Sunday, March 22, 2009

root cellar?

I went looking for spring this afternoon, and I found it.

 I walked down to the creek to see if the daffodils at the old house were blooming yet, and they are.

 I also took advantage of the blackberries not having woken up yet (nor the snakes, I hoped) to walk back into the tangle and look at the stone structure that is probably a root cellar.  
This is what's left of the house foundation.

There aren't any shelves or shelf ledges in there, but that doesn't prove anything. I'm wondering if it could have been a spring house, because the floor was muddy when all the ground elsewhere is dry and hard, but if so there isn't an outlet. 
Here's the back view from the "road."

Looking in the door.

Then I went on down to the creek and found daffodils down there, too, which I didn't remember. 

On the way back I put the camera away and picked a lot. Spring really got here. I'm encouraging it to hurry north. 


  1. Hooray for spring!

    Loved the photos. Oh, but now I can't get the sound of Bullwinkle (from the cartoon) saying "Behold the Lovely Daffodil" out of my head. (I'm very suggestible).

    I with you, let's figure out a way to send some of that spring north, especially to our Canadian friends!

  2. Oh, thank you for posting these pictures! Love the daffodils. There's still about 2 feet of snow on everything around here.

    That stone structure is 'way cool'.... (sorry, couldn't resist!) It isn't a very large space, though, is it? And is it totally above-ground? When I think of root cellar, I always think it should be underground.... Yours does look like a spring house - somewhere to keep things cool in the heat of summer. Up here, we use a root cellar to keep things from freezing in the depths of winter.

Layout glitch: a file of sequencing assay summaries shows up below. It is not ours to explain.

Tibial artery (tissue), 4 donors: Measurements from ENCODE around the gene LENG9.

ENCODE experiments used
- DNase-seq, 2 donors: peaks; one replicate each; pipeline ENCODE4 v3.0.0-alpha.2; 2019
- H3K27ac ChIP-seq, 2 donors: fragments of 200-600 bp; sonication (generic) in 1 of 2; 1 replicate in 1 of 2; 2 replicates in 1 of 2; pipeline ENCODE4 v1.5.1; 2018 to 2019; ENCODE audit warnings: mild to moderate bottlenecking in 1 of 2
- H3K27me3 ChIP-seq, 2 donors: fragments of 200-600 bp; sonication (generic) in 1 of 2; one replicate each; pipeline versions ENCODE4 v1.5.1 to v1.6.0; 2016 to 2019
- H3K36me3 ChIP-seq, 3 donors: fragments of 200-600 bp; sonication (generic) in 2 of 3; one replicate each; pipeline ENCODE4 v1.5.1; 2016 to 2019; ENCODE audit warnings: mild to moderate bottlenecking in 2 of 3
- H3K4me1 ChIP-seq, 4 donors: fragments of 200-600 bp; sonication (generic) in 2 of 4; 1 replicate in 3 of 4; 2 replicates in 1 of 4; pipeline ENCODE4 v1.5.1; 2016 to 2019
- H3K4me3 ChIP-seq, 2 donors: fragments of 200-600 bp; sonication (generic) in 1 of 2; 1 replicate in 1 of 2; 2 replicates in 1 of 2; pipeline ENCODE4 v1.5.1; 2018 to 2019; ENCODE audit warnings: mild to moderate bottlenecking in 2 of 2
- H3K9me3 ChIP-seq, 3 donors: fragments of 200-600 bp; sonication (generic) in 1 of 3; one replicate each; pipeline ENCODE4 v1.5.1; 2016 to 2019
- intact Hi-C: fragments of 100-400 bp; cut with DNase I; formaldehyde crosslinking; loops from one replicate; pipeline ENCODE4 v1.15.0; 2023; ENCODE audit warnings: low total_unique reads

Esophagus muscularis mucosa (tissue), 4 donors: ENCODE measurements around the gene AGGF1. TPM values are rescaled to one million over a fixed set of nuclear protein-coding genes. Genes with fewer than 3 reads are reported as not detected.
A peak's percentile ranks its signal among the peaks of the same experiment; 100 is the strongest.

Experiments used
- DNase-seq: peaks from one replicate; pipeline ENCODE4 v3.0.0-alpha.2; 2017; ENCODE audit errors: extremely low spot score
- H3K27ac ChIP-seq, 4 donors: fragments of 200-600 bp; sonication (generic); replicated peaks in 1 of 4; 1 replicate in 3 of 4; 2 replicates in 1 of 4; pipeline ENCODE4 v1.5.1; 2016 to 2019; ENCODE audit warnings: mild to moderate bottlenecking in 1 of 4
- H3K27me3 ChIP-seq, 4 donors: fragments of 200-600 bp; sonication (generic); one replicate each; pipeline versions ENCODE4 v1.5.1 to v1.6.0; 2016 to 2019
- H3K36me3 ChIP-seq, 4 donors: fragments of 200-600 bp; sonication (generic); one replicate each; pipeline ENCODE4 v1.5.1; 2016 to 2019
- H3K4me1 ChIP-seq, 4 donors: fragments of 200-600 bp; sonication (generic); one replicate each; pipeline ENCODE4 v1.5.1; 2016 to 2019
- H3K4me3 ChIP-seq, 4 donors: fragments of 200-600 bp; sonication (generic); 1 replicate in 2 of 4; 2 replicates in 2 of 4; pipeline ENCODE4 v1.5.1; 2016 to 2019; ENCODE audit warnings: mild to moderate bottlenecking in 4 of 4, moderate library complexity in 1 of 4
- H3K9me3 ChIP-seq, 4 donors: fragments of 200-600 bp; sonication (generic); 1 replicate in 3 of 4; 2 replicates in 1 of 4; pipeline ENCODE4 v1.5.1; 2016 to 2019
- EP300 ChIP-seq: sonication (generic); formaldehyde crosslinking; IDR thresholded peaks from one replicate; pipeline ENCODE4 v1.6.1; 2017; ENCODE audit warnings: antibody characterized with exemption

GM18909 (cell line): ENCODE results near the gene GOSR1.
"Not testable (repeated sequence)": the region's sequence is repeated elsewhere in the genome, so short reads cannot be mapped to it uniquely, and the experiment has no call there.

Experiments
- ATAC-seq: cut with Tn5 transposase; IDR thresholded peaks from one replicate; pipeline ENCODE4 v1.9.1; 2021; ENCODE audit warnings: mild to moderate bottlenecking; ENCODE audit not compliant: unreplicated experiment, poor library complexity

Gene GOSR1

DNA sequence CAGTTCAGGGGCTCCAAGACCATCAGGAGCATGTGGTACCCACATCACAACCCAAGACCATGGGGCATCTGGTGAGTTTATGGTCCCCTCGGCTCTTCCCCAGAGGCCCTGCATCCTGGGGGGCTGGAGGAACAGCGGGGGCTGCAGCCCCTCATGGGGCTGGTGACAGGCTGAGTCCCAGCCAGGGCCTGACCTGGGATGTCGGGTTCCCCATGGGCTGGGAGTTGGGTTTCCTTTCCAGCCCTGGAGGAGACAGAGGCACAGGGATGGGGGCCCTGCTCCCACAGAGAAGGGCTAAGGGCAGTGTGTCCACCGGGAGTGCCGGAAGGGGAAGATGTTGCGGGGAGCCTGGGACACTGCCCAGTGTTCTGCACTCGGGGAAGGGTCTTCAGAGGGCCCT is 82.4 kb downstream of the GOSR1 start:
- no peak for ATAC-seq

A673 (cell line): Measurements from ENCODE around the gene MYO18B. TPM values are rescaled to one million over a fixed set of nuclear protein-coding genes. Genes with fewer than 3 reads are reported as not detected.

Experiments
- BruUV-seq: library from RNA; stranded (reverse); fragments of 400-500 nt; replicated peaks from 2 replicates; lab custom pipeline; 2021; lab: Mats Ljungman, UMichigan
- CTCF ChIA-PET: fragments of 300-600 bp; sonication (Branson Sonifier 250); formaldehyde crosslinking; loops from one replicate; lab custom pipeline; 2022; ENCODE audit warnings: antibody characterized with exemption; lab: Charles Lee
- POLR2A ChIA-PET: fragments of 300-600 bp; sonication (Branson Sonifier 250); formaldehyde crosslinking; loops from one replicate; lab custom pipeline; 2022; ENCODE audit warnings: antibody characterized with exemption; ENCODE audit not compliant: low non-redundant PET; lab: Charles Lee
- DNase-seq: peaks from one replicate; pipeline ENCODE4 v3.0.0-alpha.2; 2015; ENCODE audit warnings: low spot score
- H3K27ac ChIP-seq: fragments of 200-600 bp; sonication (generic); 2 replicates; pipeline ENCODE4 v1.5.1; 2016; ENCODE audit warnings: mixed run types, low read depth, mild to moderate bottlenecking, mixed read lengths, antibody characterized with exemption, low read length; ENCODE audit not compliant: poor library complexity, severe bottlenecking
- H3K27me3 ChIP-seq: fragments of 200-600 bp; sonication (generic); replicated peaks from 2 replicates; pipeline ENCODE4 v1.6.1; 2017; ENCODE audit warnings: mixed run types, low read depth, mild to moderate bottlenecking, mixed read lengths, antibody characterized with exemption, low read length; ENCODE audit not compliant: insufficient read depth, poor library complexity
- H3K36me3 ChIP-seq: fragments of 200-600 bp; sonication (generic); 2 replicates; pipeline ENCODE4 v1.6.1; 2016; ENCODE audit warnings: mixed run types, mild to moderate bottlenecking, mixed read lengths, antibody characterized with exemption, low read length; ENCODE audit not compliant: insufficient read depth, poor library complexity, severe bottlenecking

And thanks for your warm thoughts - wonder how long they'll will take to get here?

  3. I'm going back sometime soon when I'm Absolutely Sure the snakes are asleep--doesn't all that rock look like a snake condo?--and do some body measurements, but I can tell it's tall enough for me (5'6") to stand up in, and about three feet by six. Bigger than most refrigerators for sure. Root cellars in this climate serve both to keep things cool in summer and frost-free in winter. (I should say "served", shouldn't I, now that almost everybody has electricity?)

    Most of the root cellars I've been in have had two or three steps down from ground level and the side either built up with dirt or insulated with straw every winter. This one was built up from ground level, but the sides are bermed up to four feet except for the door, and I imagine the rest was sodded over. The house has been gone for over forty years, so that's plenty of time for a sod roof to disappear. The wonder it that the whole stone structure is intact with animals free to scramble over it all those years.

  4. Root cellars had the same purpose here in the summer - the temperature was pretty constant year-round; cool in summer, frost-free in winter.

    And yes, yes it does look like a snake condo; and a spider haven! - I probably wouldn't go in there on a dare!

  5. Thanks for the photos, Solarity! I love the daffodils, and the root cellar brings back memories. We used to have one when I was a child on the farm, only ours was just dirt, and lumber. Most of it has caved in now. The stone structure makes you want to go inside and take a look!